"The question is whether we will move forward together, or split apart," Obama said during the U.N-sponsored summit in Copenhagen. "This is not a perfect agreement, and no country would get everything that it wants."
Leaders have a choice -- embrace the accord, work to refine it and build on its foundation, or delay and retreat to the same divisions that have been argued for years, Obama said.
"There is no time to waste," Obama said. "Now, I believe that it's time for the nations and people of the world to come together behind a common purpose."
"(While) the reality of climate change is not in doubt, our ability to take collective action hangs in the balance," Obama said. "I believe that we can act boldly and decisively, in the face of this common threat."
Months of talks and weeks of negotiations produced three clear elements of a draft accord, Obama said.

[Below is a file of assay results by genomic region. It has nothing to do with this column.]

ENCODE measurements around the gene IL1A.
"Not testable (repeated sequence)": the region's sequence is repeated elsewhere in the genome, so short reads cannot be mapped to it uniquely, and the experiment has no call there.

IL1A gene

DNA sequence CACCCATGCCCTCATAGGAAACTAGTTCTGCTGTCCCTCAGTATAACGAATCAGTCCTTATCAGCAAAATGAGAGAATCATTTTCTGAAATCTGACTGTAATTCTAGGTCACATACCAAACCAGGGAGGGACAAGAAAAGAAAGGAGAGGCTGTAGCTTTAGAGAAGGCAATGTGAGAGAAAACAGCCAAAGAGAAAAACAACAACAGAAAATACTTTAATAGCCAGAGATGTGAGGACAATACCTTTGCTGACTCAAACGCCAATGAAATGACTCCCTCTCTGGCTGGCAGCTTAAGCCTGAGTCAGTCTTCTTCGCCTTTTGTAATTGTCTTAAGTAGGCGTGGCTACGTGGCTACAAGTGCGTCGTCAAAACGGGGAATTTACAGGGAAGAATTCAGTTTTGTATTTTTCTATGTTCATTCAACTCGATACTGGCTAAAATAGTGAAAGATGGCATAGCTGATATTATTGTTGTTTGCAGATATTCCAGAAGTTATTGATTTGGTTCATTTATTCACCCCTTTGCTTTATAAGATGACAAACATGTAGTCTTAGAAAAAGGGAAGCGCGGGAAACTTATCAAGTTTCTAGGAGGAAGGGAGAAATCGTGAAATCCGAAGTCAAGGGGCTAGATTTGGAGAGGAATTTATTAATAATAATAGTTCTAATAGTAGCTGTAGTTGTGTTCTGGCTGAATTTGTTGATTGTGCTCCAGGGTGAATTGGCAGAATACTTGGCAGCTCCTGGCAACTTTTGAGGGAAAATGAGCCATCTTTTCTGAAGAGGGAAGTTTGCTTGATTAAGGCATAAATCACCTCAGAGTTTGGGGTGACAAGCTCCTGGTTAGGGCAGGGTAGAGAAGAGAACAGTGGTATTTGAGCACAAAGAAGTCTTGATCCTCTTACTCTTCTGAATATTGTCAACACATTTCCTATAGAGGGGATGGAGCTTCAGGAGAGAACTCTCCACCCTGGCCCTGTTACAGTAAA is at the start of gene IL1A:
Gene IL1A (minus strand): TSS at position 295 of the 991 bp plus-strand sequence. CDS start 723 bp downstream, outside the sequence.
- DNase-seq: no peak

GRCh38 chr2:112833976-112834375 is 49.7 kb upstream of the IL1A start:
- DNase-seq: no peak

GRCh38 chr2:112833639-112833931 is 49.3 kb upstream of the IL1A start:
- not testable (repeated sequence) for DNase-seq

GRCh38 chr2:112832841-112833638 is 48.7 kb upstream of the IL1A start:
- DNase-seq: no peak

First, "all major economies must put forward decisive national actions that will reduce their emissions, and begin to turn the corner on climate change," Obama said, noting many have done so.
Second, transparency is needed to ensure countries are meeting their commitments and to exchange information, he said. Measures to guarantee transparency don't have to be intrusive, but must "ensure that an accord is credible, and that we are living up to our obligations," he said. "For without such accountability, any agreement would be empty words on a page."
Finally, financing must be available to aid developing countries adapt to climate change.
"Mitigation. Transparency. And financing. It is a clear formula -- one that embraces the principle of common but differentiated responses and respective capabilities," Obama said. "And it adds up to a significant accord -- one that takes us farther than we have ever gone before as an international community.
World leaders must look to the future, he said in conclusion and "meet our responsibility to our people, and to the future of our planet."